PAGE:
Government officials from two traditionally conservatives states are defending voter-approved marijuana reform initiatives against legal challenges.
The secretaries of state, along with the attorneys general, from both Mississippi and South Dakota recently filed responses to lawsuits seeking to invalidate their states’ measures legalizing cannabis for medical and recreational purposes, respectively.
Prior to Election Day, the mayor of the city of Madison, Mississippi asked the state Supreme Court to nullify the cannabis reform measure because, she argued, it was unlawfully placed before voters. The suit did not weigh in on the merits of the proposal itself.
But while the plaintiff argued that the legalization proposal was invalid because of a state statute that dictates the percentage of signatures required per district to qualify a ballot initiative, the attorney general’s office submitted a filing on Monday for Secretary of State Michael Watson that contests the basis of the suit.
Last month, in an earlier round of briefs, the officials characterized the legal challenge as “woefully untimely.”
Madison’s challenge cites a state law stipulating that “signatures of the qualified electors from any congressional district shall not exceed one-fifth (1/5) of the total number of signatures required to qualify an initiative petition for placement upon the ballot.” But that policy went into effect when Mississippi had five congressional districts, and that’s since been reduced to four, making it mathematically impossible to adhere to.
In the latest filing, the attorney general said the “City’s claimed standing is disconnected from the only alleged injury at issue and properly before this Court: an alleged procedural injury, shared only by citizens and electors, allegedly caused by a perceived flaw in the signature gathering requirements of the initiative petition process.”
The top official further argued that while “four congressional districts exist in Mississippi under a federal injunction for congressional elections,” there are five congressional districts that “exist under state law and may be used for anything but congressional elections.”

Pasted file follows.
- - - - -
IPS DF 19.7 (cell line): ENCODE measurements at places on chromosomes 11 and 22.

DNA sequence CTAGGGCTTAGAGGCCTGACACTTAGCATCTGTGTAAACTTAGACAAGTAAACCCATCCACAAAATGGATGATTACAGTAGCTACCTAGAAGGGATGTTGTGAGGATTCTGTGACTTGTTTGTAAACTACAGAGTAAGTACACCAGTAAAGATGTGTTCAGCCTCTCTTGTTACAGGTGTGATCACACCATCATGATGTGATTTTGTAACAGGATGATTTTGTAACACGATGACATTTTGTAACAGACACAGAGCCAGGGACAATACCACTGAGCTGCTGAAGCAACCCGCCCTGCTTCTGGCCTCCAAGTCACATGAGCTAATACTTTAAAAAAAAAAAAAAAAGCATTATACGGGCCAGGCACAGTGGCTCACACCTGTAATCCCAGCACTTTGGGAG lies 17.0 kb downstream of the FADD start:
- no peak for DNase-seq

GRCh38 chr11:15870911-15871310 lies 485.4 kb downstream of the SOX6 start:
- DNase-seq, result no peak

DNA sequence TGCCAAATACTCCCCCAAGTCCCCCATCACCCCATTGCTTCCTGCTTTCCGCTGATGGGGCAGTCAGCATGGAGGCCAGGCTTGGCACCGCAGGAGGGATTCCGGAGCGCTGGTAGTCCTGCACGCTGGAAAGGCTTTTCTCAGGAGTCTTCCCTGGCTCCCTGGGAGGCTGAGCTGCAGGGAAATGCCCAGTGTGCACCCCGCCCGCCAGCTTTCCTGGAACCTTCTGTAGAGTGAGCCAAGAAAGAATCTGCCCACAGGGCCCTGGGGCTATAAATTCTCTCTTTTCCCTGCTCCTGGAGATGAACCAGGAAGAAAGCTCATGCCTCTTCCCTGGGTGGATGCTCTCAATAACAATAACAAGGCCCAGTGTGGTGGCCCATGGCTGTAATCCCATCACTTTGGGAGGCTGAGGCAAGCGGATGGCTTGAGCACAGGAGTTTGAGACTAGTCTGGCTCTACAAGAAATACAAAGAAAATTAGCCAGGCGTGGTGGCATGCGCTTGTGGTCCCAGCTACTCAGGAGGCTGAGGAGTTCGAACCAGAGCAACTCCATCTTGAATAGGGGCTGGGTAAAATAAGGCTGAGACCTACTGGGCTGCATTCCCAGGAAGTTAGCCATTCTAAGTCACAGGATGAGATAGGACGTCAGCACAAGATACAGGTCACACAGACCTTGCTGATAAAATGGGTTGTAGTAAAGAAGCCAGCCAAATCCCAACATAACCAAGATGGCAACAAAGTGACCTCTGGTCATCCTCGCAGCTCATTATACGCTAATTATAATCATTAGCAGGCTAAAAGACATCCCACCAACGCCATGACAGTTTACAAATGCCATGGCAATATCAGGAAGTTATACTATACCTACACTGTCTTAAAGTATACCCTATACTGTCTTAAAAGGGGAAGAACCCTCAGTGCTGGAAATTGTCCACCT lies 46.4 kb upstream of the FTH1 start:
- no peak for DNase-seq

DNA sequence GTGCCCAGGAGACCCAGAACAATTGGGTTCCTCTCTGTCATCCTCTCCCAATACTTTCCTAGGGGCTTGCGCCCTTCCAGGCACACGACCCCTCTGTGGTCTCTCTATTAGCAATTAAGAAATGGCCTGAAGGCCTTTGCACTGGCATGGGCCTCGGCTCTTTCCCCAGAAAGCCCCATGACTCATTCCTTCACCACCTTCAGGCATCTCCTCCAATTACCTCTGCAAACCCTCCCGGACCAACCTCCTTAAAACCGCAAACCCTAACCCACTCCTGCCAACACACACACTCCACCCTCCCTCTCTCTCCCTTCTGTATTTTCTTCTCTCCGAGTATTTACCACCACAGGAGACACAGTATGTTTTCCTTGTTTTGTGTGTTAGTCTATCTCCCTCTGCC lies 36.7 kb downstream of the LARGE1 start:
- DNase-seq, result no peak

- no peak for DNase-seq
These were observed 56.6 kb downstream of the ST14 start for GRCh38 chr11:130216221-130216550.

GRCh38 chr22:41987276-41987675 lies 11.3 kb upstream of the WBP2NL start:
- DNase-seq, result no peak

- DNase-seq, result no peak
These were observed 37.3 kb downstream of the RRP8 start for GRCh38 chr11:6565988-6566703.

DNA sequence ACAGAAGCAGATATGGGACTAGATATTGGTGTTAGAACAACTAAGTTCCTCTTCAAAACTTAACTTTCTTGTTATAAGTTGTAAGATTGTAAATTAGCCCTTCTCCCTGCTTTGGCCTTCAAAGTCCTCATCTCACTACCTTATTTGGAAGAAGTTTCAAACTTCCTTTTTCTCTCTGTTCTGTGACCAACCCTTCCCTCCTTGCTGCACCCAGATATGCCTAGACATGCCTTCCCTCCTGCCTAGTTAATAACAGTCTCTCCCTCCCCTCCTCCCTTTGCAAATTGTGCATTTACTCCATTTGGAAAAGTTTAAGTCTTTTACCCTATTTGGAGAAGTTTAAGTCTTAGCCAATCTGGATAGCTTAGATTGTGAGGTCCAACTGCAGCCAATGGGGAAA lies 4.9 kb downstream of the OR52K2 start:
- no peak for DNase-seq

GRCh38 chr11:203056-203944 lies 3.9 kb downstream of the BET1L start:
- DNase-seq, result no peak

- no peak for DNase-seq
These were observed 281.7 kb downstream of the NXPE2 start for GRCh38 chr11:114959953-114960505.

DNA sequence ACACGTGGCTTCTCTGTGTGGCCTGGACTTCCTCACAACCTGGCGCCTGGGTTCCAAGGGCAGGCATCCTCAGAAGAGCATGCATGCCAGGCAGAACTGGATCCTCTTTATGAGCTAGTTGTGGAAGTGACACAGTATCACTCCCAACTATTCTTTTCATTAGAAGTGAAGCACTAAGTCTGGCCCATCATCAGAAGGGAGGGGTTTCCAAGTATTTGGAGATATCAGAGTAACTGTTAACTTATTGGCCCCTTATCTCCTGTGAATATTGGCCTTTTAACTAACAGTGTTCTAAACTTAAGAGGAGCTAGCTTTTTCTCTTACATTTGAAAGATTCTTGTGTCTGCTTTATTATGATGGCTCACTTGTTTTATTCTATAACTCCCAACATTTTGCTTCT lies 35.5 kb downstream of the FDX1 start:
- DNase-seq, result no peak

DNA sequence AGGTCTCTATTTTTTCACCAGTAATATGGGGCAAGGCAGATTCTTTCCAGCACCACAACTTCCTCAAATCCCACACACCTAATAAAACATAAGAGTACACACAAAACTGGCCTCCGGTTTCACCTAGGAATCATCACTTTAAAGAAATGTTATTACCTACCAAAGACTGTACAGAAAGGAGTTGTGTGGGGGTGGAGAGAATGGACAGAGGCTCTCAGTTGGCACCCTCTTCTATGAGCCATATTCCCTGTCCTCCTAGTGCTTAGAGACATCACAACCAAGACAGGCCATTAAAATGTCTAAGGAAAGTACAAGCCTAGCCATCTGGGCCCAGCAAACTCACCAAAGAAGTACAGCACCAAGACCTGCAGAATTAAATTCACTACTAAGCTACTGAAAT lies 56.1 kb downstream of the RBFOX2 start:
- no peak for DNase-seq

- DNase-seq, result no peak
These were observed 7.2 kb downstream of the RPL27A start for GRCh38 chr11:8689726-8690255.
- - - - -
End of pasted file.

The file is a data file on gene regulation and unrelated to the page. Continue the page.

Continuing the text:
Meanwhile, the state Health Department, which is responsible for overseeing the implementation of the new voter-approved cannabis law, filed its own brief siding with Madison’s challenge, arguing that the city’s objections represent “only the tip of the iceberg” with the measure’s problems. The regulators said legalizing cannabis “conflicts with existing state and federal law” and would to transform the department “into something it is not.”
Meanwhile, in South Dakota, another legal challenge against the constitutionality of a legalization initiative is playing out. In this case, plaintiffs are claiming that the recreational marijuana measure violates a state statute requiring that proposals that appear on the ballot on deal with a single subject.
Pennington County Sheriff Kevin Thom and state Highway Patrol Superintendent Col. Rick Miller initially filed the suit last month. But the secretary of state and pro-reform campaign South Dakotans for Better Marijuana Laws are pushing back and submitted detailed responses last week.
“While different states have adopted a variety of tests to determine when a constitutional change is an amendment or a revision, they have consistently held that the authority of the citizens to alter their governing document is paramount; and the courts should only subvert the people’s will in the narrowest of circumstances,” the attorney general’s office wrote in a memo on the state’s behalf.
“It is inconsequential that Amendment A deals with recreational marijuana, medical marijuana and hemp separately,” the memo says, referencing the single-subject argument. “They are all part of the same ‘group or class’ – cannabis. In other words: cannabis is cannabis is cannabis; just like corn is corn is corn.”
South Dakotans for Better Marijuana Laws, which ran the campaign to pass the legalization measure, said in a separate filing, first reported by The Rapid City Journal, that because Thom and Miller are state officials, statute precludes them from filing suit against the state in the first place.
While voters in the state also approved a separate medical cannabis initiative on Election Day, that measure is not being challenge in the law enforcement driving-suit, which is being paid for in part with state funds.
Every single cannabis reform initiative that made the November ballot was approved by voters.
Advocates have pointed out that marijuana reform opponents are increasingly relying on the courts in efforts to quash legalization measures. That’s been especially true in 2020, which showed strong and bipartisan support for the policy change.
Beyond Mississippi and South Dakota, a Nebraska sheriff successfully litigated to get a medical cannabis legalization initiative kicked off the state ballot prior to Election Day despite activists having collected enough signatures to qualify.
A legalization opponent in Montana is arguing that a voter-approved statutory proposal to legalize marijuana unlawfully appropriates funds, violating a portion of the state Constitution that prohibits such activity from being included in a citizen initiative.
The state Supreme Court declined to take the case in October, but it did not rule on the merits. Instead, it said the filers failed to establish the urgency needed to skip the lower court adjudication process, which they are now pursuing.
The plaintiff in this case separately persuaded the Montana Commissioner of Political Practices to file a formal referral for prosecution against a group that made significant financial contributions to the legalization campaign.